Cheryl Boone Isaacs, president of the Academy of Motion Picture Arts & Sciences (AMPAS) has released a statement regarding the lack of diversity among this years crop of Oscar nominees. For two years now, the acting nominees have not included one person of color in the race, prompting outrage, debate and the infamous #OscarSoWhite backlash. Isaacs, in her statement addresses the frustration and disappointment for the lack of minorities honored on Hollywood’s toniest night, but comments that the Academy is making (and has made) continued efforts to diversify their membership in recent years.
This years’ lily-white Oscar line-up has even caused prominent industry players like Spike Lee (recipient of a 2015 Honorary Oscar and who directed the acclaimed and Academy-dismissed film Chi-Raq) and Jada Pinkett Smith (Magic Mike XXL) to potentially lead boycotts of the upcoming Academy Awards telecast. Aside from Chi-Raq, other films featuring people of color in prominent roles to be excluded from this years’ nominations include Creed (a part from Sylvester Stallone’s nomination), Straight Outta Compton (though the films’ white screenwriters were acknowledged) and Beasts of No Nation (despite Idris Elba earning SAG, Golden Globe and BAFTA nominations for his performance).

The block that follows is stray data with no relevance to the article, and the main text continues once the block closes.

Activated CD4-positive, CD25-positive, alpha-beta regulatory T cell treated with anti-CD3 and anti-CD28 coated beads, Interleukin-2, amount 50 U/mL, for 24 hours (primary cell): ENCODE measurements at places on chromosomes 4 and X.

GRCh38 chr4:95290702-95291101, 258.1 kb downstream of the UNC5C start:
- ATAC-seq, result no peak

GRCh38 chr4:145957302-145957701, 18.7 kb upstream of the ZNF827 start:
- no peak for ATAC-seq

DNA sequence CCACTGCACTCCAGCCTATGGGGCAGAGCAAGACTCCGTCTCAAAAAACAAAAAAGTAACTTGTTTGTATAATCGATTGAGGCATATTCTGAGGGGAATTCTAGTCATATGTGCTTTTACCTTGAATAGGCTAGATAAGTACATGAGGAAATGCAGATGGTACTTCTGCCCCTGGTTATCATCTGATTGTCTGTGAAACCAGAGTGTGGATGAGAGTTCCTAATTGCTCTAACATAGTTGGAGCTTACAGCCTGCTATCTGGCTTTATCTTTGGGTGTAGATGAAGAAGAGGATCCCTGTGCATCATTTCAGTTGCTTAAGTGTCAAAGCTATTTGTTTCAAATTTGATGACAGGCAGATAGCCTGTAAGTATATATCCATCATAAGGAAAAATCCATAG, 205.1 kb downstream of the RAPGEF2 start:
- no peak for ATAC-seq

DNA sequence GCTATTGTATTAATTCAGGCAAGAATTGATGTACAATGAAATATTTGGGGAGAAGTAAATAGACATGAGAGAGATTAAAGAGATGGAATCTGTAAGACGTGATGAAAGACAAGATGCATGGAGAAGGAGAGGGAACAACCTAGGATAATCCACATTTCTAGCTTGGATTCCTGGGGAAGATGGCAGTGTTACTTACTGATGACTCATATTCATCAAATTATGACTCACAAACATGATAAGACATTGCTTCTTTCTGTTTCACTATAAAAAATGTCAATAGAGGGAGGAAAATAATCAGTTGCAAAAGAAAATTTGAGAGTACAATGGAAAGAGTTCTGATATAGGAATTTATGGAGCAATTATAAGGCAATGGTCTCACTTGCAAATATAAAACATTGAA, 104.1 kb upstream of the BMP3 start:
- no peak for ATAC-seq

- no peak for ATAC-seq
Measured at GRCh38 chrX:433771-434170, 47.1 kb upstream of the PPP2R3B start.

Read the full statement below:
I’d like to acknowledge the wonderful work of this year’s nominees. While we celebrate their extraordinary achievements, I am both heartbroken and frustrated about the lack of inclusion. This is a difficult but important conversation, and it’s time for big changes. The Academy is taking dramatic steps to alter the makeup of our membership. In the coming days and weeks we will conduct a review of our membership recruitment in order to bring about much-needed diversity in our 2016 class and beyond.
As many of you know, we have implemented changes to diversify our membership in the last four years. But the change is not coming as fast as we would like. We need to do more, and better and more quickly.
This isn’t unprecedented for the Academy. In the ‘60s and ‘70s it was about recruiting younger members to stay vital and relevant. In 2016, the mandate is inclusion in all of its facets: gender, race, ethnicity and sexual orientation. We recognize the very real concerns of our community, and I so appreciate all of you who have reached out to me in our effort to move forward together.